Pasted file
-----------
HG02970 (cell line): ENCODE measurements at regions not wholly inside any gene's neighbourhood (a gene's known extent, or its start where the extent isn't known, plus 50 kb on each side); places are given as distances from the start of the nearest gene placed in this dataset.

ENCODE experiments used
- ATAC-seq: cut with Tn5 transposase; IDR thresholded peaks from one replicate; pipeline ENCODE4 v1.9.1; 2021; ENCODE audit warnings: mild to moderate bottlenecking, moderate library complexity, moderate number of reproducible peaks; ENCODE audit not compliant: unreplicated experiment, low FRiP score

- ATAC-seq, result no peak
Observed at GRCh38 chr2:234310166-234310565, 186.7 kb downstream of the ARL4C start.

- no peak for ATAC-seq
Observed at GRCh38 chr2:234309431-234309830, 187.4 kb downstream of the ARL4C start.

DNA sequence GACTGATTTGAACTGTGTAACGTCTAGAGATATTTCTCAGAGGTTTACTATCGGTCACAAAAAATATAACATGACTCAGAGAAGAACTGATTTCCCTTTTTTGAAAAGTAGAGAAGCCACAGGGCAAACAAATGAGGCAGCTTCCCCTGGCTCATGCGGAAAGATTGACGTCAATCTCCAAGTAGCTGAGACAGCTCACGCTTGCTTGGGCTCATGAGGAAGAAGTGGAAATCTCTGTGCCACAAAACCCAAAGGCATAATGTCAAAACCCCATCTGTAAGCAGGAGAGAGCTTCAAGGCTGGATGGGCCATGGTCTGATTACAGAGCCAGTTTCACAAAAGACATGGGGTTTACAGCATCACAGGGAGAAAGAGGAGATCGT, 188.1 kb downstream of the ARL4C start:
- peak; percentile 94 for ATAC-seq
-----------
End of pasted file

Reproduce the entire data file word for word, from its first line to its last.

HG02970 (cell line): ENCODE measurements at regions not wholly inside any gene's neighbourhood (a gene's known extent, or its start where the extent isn't known, plus 50 kb on each side); places are given as distances from the start of the nearest gene placed in this dataset.

ENCODE experiments used
- ATAC-seq: cut with Tn5 transposase; IDR thresholded peaks from one replicate; pipeline ENCODE4 v1.9.1; 2021; ENCODE audit warnings: mild to moderate bottlenecking, moderate library complexity, moderate number of reproducible peaks; ENCODE audit not compliant: unreplicated experiment, low FRiP score

- ATAC-seq, result no peak
Observed at GRCh38 chr2:234310166-234310565, 186.7 kb downstream of the ARL4C start.

- no peak for ATAC-seq
Observed at GRCh38 chr2:234309431-234309830, 187.4 kb downstream of the ARL4C start.

DNA sequence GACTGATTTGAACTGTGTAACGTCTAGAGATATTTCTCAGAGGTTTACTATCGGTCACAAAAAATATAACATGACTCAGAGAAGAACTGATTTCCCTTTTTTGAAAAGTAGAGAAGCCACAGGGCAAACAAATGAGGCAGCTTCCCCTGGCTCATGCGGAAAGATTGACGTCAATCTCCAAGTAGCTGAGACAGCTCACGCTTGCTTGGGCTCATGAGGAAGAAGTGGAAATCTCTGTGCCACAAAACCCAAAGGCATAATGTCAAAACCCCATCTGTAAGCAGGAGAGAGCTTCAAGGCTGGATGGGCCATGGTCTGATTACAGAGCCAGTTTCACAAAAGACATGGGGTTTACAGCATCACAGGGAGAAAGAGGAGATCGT, 188.1 kb downstream of the ARL4C start:
- peak; percentile 94 for ATAC-seq